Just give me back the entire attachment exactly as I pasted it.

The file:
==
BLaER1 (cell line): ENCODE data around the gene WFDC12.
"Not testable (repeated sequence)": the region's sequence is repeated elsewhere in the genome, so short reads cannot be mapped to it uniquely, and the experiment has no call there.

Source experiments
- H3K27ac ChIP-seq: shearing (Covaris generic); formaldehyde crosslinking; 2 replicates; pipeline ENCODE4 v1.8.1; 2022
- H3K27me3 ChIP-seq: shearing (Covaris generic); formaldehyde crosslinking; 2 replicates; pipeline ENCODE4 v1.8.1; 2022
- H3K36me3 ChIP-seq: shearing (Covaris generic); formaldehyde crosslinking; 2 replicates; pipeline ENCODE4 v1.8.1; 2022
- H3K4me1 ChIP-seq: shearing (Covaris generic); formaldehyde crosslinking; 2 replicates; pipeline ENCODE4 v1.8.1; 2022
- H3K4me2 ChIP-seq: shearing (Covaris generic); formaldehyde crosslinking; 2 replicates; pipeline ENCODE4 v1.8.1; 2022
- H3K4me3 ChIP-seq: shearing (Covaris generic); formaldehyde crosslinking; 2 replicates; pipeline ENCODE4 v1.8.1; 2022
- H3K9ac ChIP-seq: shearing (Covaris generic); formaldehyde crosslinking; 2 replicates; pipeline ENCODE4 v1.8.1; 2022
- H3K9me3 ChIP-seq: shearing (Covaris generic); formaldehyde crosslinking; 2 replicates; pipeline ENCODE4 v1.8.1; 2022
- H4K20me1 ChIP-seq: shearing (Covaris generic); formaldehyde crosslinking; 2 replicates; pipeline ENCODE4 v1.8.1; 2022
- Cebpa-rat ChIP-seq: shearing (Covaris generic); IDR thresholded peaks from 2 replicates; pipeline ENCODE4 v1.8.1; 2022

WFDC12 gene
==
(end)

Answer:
BLaER1 (cell line): ENCODE data around the gene WFDC12.
"Not testable (repeated sequence)": the region's sequence is repeated elsewhere in the genome, so short reads cannot be mapped to it uniquely, and the experiment has no call there.

Source experiments
- H3K27ac ChIP-seq: shearing (Covaris generic); formaldehyde crosslinking; 2 replicates; pipeline ENCODE4 v1.8.1; 2022
- H3K27me3 ChIP-seq: shearing (Covaris generic); formaldehyde crosslinking; 2 replicates; pipeline ENCODE4 v1.8.1; 2022
- H3K36me3 ChIP-seq: shearing (Covaris generic); formaldehyde crosslinking; 2 replicates; pipeline ENCODE4 v1.8.1; 2022
- H3K4me1 ChIP-seq: shearing (Covaris generic); formaldehyde crosslinking; 2 replicates; pipeline ENCODE4 v1.8.1; 2022
- H3K4me2 ChIP-seq: shearing (Covaris generic); formaldehyde crosslinking; 2 replicates; pipeline ENCODE4 v1.8.1; 2022
- H3K4me3 ChIP-seq: shearing (Covaris generic); formaldehyde crosslinking; 2 replicates; pipeline ENCODE4 v1.8.1; 2022
- H3K9ac ChIP-seq: shearing (Covaris generic); formaldehyde crosslinking; 2 replicates; pipeline ENCODE4 v1.8.1; 2022
- H3K9me3 ChIP-seq: shearing (Covaris generic); formaldehyde crosslinking; 2 replicates; pipeline ENCODE4 v1.8.1; 2022
- H4K20me1 ChIP-seq: shearing (Covaris generic); formaldehyde crosslinking; 2 replicates; pipeline ENCODE4 v1.8.1; 2022
- Cebpa-rat ChIP-seq: shearing (Covaris generic); IDR thresholded peaks from 2 replicates; pipeline ENCODE4 v1.8.1; 2022

WFDC12 gene